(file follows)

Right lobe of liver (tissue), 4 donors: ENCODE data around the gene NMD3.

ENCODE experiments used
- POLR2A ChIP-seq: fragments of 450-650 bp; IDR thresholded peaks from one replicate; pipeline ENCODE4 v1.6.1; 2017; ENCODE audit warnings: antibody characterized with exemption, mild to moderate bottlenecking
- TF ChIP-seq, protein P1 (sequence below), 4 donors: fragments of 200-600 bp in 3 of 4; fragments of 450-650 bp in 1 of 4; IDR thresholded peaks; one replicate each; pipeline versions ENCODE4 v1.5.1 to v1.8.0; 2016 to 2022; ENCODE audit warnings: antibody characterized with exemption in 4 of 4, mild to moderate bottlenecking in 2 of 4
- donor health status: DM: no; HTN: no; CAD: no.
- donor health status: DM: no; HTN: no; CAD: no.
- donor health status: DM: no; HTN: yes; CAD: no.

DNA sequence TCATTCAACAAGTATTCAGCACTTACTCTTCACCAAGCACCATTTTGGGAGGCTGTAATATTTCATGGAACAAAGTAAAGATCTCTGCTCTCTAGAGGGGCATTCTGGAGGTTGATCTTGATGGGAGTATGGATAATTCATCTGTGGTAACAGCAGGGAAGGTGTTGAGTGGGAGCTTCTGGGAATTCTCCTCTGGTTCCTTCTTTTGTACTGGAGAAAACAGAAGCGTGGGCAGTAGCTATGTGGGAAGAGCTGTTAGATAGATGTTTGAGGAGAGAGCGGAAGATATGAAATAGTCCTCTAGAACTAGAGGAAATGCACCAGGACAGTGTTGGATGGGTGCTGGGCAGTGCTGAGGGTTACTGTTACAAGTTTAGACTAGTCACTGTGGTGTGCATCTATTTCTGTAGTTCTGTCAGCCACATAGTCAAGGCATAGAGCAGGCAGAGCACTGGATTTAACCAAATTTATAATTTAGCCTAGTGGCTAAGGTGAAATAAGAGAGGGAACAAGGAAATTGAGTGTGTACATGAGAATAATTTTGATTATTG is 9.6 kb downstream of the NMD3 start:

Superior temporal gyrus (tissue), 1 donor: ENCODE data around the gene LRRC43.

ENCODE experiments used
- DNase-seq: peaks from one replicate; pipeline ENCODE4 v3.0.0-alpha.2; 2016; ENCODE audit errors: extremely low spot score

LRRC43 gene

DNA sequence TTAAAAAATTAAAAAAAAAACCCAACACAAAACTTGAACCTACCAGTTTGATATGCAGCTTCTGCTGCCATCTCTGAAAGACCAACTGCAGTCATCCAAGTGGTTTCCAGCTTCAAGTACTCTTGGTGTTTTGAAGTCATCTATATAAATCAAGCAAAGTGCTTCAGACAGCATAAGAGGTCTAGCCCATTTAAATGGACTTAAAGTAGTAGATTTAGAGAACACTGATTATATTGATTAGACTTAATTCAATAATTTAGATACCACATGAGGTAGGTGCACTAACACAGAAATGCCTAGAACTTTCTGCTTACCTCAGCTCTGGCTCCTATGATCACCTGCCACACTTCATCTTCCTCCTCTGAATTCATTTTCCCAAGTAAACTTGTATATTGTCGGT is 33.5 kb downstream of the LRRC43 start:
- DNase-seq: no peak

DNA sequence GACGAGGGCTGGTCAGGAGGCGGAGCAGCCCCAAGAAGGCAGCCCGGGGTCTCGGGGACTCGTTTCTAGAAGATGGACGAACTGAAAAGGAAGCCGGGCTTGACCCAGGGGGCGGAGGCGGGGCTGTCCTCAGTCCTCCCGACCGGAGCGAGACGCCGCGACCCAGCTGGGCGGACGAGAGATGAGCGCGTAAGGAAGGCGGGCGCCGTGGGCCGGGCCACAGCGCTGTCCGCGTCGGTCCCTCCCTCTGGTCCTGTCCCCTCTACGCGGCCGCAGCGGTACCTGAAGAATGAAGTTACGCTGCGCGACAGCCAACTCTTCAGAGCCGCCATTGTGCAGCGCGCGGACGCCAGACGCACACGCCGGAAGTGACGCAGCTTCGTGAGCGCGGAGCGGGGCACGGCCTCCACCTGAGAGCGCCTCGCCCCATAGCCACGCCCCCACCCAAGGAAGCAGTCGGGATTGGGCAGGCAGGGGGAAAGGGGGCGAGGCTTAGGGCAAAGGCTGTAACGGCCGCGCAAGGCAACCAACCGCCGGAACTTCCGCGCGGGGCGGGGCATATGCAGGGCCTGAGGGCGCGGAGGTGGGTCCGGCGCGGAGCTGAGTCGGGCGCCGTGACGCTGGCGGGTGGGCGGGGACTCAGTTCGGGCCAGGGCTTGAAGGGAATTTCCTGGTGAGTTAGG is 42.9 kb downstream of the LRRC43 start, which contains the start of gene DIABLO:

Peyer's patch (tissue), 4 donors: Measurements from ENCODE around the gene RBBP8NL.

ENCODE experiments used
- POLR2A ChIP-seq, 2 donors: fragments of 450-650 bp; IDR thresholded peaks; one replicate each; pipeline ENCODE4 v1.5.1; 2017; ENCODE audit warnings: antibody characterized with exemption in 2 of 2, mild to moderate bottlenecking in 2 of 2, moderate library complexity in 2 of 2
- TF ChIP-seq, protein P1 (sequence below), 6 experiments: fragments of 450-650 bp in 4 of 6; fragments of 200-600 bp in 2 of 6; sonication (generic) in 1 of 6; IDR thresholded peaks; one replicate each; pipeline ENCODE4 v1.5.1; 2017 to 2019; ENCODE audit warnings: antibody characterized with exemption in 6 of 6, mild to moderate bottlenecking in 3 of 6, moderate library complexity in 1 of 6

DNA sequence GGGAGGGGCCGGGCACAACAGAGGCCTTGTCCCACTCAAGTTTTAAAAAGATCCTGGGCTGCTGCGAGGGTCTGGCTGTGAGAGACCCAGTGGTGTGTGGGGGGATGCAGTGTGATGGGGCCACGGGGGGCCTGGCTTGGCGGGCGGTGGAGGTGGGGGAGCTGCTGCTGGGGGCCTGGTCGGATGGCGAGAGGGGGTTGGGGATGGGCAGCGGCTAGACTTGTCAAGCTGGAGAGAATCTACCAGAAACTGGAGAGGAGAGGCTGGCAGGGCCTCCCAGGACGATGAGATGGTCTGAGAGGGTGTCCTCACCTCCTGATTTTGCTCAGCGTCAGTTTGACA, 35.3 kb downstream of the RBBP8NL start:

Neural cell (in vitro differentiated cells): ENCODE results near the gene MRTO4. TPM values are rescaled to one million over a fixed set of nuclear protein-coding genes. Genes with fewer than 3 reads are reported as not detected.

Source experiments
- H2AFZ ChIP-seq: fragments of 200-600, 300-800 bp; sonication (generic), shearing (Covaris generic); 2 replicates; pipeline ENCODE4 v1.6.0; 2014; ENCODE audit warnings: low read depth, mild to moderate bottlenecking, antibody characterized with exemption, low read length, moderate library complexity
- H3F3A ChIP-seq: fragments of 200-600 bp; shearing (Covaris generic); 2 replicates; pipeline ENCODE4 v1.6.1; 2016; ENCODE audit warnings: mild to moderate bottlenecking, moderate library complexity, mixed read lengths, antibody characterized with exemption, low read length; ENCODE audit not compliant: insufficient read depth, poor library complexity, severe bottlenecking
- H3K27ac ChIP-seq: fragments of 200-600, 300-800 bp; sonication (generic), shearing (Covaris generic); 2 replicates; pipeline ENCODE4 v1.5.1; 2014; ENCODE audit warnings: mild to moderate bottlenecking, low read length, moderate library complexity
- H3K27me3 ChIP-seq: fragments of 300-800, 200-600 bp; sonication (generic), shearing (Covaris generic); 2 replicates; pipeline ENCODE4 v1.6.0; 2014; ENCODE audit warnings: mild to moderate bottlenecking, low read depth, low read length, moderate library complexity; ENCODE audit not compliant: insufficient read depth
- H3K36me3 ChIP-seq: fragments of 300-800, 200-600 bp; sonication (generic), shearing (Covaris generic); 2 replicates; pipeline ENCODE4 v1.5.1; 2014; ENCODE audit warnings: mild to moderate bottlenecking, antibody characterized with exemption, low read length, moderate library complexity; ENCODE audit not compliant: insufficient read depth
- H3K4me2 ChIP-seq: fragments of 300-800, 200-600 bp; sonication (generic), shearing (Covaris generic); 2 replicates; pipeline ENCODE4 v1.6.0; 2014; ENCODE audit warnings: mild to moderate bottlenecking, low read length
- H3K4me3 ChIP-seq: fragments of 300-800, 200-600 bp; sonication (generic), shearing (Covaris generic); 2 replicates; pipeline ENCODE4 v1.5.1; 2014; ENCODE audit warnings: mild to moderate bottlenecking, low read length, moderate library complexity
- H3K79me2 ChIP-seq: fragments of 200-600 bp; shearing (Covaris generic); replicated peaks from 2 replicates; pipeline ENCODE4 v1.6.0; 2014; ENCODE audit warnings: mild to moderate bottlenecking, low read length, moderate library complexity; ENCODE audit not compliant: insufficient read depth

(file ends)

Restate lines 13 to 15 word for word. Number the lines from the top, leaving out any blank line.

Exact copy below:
DNA sequence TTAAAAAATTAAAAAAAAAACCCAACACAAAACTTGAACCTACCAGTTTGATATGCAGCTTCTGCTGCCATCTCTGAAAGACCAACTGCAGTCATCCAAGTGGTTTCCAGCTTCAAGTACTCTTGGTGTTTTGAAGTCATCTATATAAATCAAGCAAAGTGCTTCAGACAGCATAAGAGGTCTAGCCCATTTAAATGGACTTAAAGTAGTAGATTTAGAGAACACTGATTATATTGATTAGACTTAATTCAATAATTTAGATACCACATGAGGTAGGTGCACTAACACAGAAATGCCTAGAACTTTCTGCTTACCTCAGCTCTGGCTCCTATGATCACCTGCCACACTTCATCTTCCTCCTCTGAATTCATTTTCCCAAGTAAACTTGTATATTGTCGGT is 33.5 kb downstream of the LRRC43 start:
- DNase-seq: no peak

DNA sequence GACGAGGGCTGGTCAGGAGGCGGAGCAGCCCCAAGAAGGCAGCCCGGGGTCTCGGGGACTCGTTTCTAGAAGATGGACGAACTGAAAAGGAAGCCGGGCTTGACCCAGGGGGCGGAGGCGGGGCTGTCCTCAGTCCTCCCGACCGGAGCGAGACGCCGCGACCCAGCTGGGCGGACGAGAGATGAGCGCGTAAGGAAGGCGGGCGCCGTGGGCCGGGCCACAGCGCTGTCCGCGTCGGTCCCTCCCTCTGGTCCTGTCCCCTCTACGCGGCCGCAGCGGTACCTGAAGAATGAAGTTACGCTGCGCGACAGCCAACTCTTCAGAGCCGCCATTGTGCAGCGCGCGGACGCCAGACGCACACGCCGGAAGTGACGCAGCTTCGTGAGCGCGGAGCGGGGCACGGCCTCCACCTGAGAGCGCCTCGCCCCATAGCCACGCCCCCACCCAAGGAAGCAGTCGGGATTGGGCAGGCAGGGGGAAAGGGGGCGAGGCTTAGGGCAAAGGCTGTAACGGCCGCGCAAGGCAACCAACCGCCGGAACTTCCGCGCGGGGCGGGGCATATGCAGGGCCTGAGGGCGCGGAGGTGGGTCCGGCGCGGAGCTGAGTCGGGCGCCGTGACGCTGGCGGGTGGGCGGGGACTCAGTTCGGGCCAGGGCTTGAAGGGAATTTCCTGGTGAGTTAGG is 42.9 kb downstream of the LRRC43 start, which contains the start of gene DIABLO: